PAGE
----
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Saturday, March 8, 2014

10,000 Visitors!! Thank You!!

Yesterday we passed a milestone with our 10,000th visitor!!!

When we started this on January 24th, 2011 we never expected to have such success and such a following. We are all truly humbled by the support, the messages, the comments we have been left from right here in Minnesota and all over the world.

Our goal was really simple. When we started training Gopher we read everything we could find on therapy dogs. The majority of the volumes dealt with training and a few precious gems actually discussed the experience, they however quickly shifted to discussions of healthcare in America, or how we treat our senior citizens. While these are important topics, we wanted to hear more about the experiences on this side of the leash.

It was our hope that if we put this out there we could help a few potential new therapy animal handlers in understanding the experience and maybe help increase the understanding of what a therapy animal does, and some insight to the human and non-human animal bond.

We hope we have succeeded in doing this and look forward to continuing!

We are thankful everyday for the opportunity to spend over 2,000 hours collectively with 100's patients, students and families. 

The first story of a dog doing therapy work comes to us from Catholicism, and the story of Saint Roch (circa 1348- circa 1379).  It is humbling to be a part of such a long history, and be part of the 1,000's of registered therapy animals around the world.

For our fans, if you would like to send us a message or leave a comment with your favorite story from Gopher Sessions please do and we will update you as best as we can on the people involved, and where the patient is today.

Thank you again, and hug your dog!

Thursday, March 6, 2014

Nausea? The Brothers Rodent can help with that.....

Personal information obtained on therapy visits is confidential. When applicable the name/location/sex/condition of persons visited may be changed to protect privacy. However, the interactions, conversations are true and did occur as written. 

Gopher, Squirrel, Chad, and Carla are all volunteers. They do not officially represent any institution that may be mentioned.

The whole family had the pleasure of being called to a young girl in need. It is not the first time we have been asked to do this, but thankfully it will be one of the last. It was her last treatment after a long and difficult year. She was however having some issues with the last treatment and was checking back into the hospital once again. 

Gopher and Squirrel were very excited to return to see one of their favorite patients. Both up in the bed taking up more room than they should. Squirrel settled in quickly and cuddled into her while she struggled against her upset stomach.

Gopher, had another plan in place. He was excited to see one of his favorite kids, but this visit seemed a little different. He shifted his focus to her mom. Even though the patient he was called to tend to was not feeling well, he felt mom needed him more and showed her his undivided attention.

The last year had taken quite the toll on her, her baby was seriously ill. She had been hundreds of miles from home, the rest of her family and her supportive community. The road had been long and as it was coming to an end, there they were once again in the hospital. She was ready to go home, ready to start moving forward and pleased that her little one had beaten the odds. We had gotten to know her quite well in our visits and this was the first time Gopher had become so focused on her.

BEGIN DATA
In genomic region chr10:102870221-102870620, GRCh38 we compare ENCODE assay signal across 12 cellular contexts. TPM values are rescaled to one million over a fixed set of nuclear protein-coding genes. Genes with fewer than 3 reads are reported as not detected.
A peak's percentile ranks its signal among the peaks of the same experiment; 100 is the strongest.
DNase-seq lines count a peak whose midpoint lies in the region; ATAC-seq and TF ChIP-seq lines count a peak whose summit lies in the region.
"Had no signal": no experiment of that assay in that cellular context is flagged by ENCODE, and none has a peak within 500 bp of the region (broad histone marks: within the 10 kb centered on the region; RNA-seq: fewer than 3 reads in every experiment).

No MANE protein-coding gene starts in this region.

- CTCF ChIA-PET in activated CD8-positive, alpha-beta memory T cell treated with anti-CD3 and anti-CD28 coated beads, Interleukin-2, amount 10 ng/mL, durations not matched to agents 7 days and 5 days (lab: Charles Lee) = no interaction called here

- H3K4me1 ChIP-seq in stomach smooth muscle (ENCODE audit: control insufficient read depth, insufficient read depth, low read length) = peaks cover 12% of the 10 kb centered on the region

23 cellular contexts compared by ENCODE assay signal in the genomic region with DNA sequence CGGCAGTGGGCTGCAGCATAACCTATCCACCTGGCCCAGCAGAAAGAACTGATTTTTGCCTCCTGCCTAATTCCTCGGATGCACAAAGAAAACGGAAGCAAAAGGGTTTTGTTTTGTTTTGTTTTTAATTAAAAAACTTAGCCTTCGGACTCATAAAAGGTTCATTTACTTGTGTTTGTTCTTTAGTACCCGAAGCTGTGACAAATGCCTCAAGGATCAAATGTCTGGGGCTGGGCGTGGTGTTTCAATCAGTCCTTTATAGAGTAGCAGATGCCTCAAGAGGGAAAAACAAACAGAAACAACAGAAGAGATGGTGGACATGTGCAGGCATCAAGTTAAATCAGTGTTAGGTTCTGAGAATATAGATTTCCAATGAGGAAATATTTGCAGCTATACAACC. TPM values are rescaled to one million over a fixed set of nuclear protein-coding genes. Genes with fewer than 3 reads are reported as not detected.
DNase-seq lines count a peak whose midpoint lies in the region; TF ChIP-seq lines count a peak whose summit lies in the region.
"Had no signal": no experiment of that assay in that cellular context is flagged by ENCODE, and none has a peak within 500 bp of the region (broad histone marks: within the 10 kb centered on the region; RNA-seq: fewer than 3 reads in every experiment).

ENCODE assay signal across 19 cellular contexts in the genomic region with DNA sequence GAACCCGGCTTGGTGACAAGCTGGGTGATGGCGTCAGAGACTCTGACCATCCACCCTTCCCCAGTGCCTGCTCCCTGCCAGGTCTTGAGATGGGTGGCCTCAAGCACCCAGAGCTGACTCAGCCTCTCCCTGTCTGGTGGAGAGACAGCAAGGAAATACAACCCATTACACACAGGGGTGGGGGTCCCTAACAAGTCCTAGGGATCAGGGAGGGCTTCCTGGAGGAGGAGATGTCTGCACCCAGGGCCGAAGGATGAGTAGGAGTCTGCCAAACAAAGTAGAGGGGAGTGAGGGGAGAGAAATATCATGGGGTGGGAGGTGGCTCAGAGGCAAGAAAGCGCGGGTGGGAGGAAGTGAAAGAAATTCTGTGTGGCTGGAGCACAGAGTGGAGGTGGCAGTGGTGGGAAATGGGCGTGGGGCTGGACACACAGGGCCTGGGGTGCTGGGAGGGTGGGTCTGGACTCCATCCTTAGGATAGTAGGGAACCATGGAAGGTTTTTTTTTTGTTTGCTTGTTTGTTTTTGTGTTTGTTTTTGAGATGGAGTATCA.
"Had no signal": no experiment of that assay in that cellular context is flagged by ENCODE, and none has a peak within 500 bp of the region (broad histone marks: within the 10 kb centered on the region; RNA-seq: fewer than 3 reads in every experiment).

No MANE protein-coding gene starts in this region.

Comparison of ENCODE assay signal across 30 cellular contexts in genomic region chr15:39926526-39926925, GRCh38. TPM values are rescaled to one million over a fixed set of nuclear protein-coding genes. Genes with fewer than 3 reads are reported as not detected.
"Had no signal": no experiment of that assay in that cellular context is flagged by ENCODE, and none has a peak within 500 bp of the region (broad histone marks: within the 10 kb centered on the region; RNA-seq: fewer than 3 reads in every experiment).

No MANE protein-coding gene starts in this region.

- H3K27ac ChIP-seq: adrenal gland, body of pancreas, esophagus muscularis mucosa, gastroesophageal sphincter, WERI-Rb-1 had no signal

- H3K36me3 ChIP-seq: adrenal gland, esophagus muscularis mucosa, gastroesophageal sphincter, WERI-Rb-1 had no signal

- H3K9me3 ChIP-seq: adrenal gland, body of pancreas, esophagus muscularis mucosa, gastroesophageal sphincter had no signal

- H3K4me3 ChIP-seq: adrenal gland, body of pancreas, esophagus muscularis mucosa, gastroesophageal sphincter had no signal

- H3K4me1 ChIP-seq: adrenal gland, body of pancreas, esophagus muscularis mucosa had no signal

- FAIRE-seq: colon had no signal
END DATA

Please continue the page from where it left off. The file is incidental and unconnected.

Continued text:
As we visited it became ever more clear how much the events of the day had rattled her. The fatigue and stress was more noticeable than it had been. Gopher cuddled in and she started rough housing with him, and he played back. Soon she began to laugh and smile and make jokes. Her shoulders relaxed and she seemed to accept this final hurdle with perseverance that has allowed her to get through the last year.

We continued our visit. Gopher went back to help Squirrel cuddle our young patient while staying close to mom. After some time it was time to leave and we said our good byes.

We do not know if we will get the chance to see the young patient and her mother again, as they were nearing the end of their time here, and were looking to a bright future. I know that although we only did get to know them for a short time, all of our visits with them will last with us for the rest of our lives. It is not often that you get to spend even a short time with someone with so much bravery, strength, positivity in the face of seemingly unsurmountable difficulties, compassion in the body of a feisty, stubborn and strong willed little girl.

Friday, February 28, 2014

Saying Goodbye....

Personal information obtained on therapy visits is confidential. When applicable the name/location/sex/condition of persons visited may be changed to protect privacy. However, the interactions, conversations are true and did occur as written. 

Gopher, Chad, and Carla are all volunteers. They do not officially represent any institution that may be mentioned.

Saying goodbye is always tough, but this time it was especially hard. Gopher and I had been visiting her every other week for 1 year, 9 months and 2 weeks when we had to bid adieu. She had been among the first of our patients in hospice volunteering, and we never missed an opportunity to spend time with her. Gopher would get excited at the mention of he name and whimper as we turned the corners nearing her home. She was one of his favorites.

Saying goodbye was especially hard because she had not been renewed for hospice services, she was still ill, and still suffered from her disease, it will be the disease that will end her life. However after many months she had not continued to decline naturally she had plateaued, thus was no longer eligible for the care that hospice provides. It is uncommon, but does happen that a person can graduate hospice. This is indeed joyful news as she will continue her time on Earth and have more memories with family and friends.